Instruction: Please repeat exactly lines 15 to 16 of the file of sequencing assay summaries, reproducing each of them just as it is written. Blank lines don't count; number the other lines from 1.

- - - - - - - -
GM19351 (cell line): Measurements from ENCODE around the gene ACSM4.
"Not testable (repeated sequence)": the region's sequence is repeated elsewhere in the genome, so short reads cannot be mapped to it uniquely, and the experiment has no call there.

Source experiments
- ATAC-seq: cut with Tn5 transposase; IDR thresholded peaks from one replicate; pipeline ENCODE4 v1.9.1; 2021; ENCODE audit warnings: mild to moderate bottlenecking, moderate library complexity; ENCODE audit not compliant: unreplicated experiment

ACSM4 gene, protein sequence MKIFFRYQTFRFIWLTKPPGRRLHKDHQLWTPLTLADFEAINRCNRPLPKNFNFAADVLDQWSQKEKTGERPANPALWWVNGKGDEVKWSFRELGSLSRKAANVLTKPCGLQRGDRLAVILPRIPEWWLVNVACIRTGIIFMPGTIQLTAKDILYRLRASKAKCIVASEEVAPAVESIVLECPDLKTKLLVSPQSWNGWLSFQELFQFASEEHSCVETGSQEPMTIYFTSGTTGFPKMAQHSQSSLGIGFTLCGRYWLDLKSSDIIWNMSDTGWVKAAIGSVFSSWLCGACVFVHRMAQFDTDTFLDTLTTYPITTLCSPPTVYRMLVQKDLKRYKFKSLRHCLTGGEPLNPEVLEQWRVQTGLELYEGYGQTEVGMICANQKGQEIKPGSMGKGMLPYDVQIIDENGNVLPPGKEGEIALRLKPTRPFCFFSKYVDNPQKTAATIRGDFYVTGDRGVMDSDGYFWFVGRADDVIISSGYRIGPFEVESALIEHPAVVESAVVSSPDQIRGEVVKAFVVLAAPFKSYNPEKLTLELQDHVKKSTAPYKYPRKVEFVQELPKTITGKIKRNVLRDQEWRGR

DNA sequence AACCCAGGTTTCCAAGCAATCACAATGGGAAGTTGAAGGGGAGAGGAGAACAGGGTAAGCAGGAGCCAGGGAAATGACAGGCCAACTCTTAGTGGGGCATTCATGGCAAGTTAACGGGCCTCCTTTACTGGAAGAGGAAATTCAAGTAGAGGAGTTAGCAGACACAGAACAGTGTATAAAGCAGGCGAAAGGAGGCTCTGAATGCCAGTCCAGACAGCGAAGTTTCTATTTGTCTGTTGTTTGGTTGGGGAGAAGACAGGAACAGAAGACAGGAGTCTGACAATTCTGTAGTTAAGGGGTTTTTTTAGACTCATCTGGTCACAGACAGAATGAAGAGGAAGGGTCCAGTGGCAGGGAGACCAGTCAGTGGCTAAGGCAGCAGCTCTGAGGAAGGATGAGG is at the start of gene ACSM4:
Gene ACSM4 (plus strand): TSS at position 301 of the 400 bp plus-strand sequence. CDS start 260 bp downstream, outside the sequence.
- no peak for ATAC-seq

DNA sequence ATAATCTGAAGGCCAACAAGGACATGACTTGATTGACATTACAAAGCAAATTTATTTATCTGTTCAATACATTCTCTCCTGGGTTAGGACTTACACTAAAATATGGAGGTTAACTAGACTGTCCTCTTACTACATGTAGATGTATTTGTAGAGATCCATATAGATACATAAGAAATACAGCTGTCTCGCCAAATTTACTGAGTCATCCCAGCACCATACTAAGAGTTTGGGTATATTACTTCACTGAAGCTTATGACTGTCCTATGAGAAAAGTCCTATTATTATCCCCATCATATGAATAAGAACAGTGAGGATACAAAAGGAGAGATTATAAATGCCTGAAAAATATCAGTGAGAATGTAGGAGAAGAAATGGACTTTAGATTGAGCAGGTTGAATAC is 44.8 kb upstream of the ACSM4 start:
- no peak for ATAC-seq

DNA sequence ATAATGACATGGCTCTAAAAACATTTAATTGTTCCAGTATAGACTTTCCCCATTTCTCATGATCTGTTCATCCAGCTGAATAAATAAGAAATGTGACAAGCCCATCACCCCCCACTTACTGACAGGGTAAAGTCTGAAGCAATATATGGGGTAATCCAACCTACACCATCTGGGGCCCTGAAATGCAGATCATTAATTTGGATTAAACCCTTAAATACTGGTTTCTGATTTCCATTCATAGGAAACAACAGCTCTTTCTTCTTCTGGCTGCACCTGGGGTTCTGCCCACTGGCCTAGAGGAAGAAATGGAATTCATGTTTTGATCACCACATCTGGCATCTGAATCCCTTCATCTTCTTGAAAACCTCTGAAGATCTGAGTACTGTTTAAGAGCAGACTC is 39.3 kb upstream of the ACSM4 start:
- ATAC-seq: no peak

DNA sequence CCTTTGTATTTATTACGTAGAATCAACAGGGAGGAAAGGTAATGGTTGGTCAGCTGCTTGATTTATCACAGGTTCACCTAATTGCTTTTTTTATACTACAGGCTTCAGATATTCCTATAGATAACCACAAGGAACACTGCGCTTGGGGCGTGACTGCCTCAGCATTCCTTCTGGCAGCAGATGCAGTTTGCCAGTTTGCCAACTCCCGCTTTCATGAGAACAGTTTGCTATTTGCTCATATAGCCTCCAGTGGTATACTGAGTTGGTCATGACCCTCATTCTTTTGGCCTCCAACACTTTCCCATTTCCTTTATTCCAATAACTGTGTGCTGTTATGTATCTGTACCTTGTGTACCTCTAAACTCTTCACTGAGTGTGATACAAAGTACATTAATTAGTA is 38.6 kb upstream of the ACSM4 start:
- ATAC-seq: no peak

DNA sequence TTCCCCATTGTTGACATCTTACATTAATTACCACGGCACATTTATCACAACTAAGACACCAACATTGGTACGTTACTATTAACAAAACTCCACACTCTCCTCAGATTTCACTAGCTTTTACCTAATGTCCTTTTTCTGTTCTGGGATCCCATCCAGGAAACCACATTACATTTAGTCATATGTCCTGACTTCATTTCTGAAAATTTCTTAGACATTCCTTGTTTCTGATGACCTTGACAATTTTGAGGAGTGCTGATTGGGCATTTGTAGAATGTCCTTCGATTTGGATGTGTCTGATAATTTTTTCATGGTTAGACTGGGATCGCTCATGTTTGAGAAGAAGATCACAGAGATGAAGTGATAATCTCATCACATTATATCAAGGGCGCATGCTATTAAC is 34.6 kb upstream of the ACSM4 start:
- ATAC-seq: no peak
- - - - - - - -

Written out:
DNA sequence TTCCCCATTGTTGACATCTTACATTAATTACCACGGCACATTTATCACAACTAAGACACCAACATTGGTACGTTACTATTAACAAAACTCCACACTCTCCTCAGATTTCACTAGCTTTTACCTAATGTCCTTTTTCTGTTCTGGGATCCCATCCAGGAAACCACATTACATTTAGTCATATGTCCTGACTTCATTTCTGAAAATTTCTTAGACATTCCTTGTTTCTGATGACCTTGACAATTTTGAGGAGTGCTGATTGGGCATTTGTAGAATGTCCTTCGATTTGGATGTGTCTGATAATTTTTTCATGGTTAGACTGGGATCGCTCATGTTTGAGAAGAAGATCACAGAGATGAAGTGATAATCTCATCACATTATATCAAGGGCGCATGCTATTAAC is 34.6 kb upstream of the ACSM4 start:
- ATAC-seq: no peak